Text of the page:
|Still from the film's live action sequence|
Only a Northern Song - In his excellent website The Beatles Recordings, Graham Calkin notes that this collection marks the first time this Harrison number had ever been released in true stereo. Recorded in February '67 as a contender for Sgt. Pepper, it features multiple layers of sound, made even more complex when two different takes were overlaid to create the master in April of that year. The many components are spread across the sonic landscape for maximum listening pleasure in this new version.
All You Need Is Love - The recording which benefits the most from these new mixes is this anthem from the Summer of Love. The original always sounded muddy due to the fact that it combined parts recorded live during the Our World broadcast on top of an already-dense backing track. Every element is cleaned up nicely here, giving the tune a new immediacy. Though used in an abridged form by the animators, it is central to both the action and the message of the film.
When I'm Sixty Four - My ears do not detect any significant improvement to this whimsical track from Sgt. Pepper. This song is used in a clever sequence as the submarine travels through the Sea of Time.
Nowhere Man - The original stereo mix of this Rubber Soul track was simply vocals on one side and instruments on the other (except for George's gorgeous guitar solo). Here we have a beautifully-centered mix with a fuller sound overall.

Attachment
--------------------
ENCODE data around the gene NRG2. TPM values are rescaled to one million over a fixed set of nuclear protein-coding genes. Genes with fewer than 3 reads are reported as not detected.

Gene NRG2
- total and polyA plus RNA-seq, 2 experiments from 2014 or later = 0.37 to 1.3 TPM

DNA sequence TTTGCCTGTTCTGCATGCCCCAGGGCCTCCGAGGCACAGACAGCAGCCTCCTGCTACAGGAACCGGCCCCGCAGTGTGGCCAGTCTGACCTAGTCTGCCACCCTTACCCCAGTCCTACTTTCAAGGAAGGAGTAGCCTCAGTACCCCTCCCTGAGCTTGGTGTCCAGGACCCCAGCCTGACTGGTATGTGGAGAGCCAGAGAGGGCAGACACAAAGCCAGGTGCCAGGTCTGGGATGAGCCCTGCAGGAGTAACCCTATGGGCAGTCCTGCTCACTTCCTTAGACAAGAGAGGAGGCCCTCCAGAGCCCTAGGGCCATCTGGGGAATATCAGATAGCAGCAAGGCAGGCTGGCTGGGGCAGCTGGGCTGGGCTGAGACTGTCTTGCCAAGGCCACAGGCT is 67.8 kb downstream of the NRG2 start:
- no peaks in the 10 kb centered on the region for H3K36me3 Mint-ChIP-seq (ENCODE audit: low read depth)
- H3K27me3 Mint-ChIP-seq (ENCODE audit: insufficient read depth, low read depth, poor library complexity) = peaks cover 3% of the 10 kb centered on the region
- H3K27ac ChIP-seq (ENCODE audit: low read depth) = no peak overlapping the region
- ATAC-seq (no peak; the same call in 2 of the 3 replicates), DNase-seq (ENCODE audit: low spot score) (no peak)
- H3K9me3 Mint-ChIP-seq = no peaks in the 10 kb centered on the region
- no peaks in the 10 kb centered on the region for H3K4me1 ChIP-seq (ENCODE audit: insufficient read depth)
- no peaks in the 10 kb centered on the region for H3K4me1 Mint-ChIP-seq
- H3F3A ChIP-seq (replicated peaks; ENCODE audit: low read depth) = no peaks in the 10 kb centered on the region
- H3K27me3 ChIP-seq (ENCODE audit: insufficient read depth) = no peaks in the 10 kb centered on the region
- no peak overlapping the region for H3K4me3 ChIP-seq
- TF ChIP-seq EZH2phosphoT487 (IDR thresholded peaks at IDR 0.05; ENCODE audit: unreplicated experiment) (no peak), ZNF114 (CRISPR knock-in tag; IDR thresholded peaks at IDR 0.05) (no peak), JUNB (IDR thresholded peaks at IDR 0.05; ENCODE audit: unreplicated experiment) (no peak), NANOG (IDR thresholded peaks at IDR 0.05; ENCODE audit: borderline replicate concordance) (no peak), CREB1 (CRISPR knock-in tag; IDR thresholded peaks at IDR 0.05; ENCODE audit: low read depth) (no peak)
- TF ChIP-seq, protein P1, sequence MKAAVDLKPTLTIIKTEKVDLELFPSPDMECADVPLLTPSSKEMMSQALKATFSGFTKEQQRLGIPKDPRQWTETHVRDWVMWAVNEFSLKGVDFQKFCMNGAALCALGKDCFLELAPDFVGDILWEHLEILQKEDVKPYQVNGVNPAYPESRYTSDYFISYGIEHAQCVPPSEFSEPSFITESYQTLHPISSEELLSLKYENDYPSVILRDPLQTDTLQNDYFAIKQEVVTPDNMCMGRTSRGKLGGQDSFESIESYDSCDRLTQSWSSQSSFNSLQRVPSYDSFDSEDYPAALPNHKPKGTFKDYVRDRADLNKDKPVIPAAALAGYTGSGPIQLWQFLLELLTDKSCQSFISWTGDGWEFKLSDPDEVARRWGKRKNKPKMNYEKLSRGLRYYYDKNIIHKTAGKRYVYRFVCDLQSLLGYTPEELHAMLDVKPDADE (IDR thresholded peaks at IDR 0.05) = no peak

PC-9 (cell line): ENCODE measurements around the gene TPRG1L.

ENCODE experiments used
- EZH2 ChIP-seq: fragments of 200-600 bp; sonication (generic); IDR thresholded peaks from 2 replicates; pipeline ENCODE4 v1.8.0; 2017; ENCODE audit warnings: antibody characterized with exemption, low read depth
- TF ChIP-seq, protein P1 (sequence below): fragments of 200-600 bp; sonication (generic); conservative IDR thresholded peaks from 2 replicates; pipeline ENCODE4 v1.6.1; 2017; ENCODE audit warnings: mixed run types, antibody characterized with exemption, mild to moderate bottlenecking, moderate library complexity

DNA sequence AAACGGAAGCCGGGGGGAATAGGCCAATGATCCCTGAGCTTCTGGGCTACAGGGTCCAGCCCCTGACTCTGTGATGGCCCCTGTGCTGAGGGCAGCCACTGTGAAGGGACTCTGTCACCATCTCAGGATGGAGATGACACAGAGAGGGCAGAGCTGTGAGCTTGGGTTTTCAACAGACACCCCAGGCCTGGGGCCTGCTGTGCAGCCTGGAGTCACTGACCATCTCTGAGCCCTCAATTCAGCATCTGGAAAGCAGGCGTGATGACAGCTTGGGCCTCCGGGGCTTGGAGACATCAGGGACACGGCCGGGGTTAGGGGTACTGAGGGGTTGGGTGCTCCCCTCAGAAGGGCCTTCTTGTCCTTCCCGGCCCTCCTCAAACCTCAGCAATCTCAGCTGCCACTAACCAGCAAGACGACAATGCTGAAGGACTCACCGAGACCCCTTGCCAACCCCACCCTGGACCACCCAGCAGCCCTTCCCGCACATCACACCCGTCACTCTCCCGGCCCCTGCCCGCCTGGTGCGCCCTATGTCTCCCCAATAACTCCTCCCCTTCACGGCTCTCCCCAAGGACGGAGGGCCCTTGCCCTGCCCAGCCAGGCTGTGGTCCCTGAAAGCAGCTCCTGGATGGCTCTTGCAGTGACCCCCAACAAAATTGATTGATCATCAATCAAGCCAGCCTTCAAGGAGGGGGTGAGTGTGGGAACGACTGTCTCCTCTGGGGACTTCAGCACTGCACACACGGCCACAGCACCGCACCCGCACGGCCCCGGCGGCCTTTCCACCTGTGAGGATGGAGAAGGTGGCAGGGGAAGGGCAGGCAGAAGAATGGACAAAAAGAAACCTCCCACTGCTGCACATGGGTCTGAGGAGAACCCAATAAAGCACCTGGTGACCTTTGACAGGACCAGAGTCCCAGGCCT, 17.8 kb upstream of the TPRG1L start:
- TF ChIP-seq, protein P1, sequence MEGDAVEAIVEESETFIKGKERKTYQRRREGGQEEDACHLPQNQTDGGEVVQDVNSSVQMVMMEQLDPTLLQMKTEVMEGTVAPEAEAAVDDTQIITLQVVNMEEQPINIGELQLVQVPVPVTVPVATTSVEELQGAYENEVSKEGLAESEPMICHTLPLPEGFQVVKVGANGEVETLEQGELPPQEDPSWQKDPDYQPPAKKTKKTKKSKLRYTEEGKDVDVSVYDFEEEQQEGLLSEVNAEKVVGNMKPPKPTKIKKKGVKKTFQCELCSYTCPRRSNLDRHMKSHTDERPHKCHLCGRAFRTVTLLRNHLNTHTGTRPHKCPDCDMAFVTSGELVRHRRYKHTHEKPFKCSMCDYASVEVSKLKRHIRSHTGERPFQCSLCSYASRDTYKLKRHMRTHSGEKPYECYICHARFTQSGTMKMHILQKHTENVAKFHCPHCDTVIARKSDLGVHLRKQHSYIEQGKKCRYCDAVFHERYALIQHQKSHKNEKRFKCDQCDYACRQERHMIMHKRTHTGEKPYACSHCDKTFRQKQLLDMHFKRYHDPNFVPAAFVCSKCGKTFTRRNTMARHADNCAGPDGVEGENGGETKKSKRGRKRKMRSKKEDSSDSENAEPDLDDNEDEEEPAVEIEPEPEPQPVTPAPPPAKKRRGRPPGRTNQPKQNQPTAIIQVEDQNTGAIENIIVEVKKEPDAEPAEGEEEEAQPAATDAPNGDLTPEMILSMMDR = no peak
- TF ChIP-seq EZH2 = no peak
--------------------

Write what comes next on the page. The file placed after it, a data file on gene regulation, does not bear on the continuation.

It's All Too Much - Harrison's psychedelic extravaganza closes out the album in all of its sonic glory. This six-minute-plus track actually ran over eight minutes, which explains why we hear a verse in the movie that is not available anywhere else - and the film version is still extremely truncated.
The only song missing from this collection is A Day in the Life, though only the orchestral crescendo from that track is used in the film as the submarine voyage begins. Of course, numerous other songs by the Beatles are referenced throughout the movie in the dialogue, as when Old Fred arrives in Liverpool and calls out, "Won't you please, please help me?"
Many purists were upset by the remixing when this package was first released in 1999, but they seem to have misunderstood that these mixes were done for the soundtrack and were never intended to replace those in the band's official catalog. They merely offer an interesting alternative to the recordings we've known for all these years.